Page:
* During operation, drive 1 encounters a new bad sector.
* Drive 1 makes a few read attempts and then reports a CRC error to the RAID controller.
* The RAID controller maps out the bad sector, locating it elsewhere on the drive. The missing sector is rebuilt using parity data from the other drives in the array.
*Array continues normal operation, with the error added to its event log.
The above scenario is what would play out with an Areca RAID controller (I’ve verified this personally). Other controllers may behave differently. A controller unable to do a bad sector remap might have just marked drive 1 as bad, but the key is that the rebuild would be much less likely to fail as drive 3 would not drop completely offline once the controller ran into the additional bad sector. The moral of this story is that typical consumer grade drives have data error timeouts that are far longer than the drive offline timeout of typical RAID controllers, and without some form of TLER, two bad sectors (totaling 1024 bytes) is all that’s required to put multiple terabytes of data in grave danger.
The solution should be simple – just get some drives with TLER. The problem is that until now those were prohibitively expensive. Enterprise drives have all sorts of added features like accelerometers and pressure sensors to compensate for sliding in and out of a server rack while operating, as well as dealing with rapid pressure changes that take place when the server room door opens and the forced air circulation takes a quick detour. Those features just aren’t needed in that home NAS sitting on your bookshelf. What *is* needed is a WD Caviar Green that has TLER, and Western Digital delivers that in their new Red drives.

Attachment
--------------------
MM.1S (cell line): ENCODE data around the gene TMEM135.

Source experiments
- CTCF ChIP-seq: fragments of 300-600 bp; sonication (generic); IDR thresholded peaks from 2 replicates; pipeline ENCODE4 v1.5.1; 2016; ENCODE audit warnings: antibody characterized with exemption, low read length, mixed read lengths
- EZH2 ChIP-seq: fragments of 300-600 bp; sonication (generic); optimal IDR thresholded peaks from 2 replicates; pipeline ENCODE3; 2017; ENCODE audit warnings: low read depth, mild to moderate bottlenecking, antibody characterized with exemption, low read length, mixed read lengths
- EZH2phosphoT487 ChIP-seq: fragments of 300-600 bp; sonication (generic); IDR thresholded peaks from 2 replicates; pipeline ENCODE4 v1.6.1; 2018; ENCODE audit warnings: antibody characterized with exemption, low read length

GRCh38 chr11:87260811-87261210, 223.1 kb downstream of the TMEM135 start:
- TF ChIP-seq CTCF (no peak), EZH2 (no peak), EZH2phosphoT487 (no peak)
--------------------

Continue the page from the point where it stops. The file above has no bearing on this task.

End quote and back to reviewer.
I’ve got 5 of these in a Synology DiskStation 5-Bay (Diskless) Network Attached Storage (DS1512+). It is really a sweet setup.
The Synology software has a S.M.A.R.T. test that can do surface scans to detect bad sectors. I have their Quick Test check every disk daily and the Extended Test set to automatically run on each of the 5 disks every weekend. (The Extended Test takes about 5 hours per disk so I separate the tests by 12 hours.)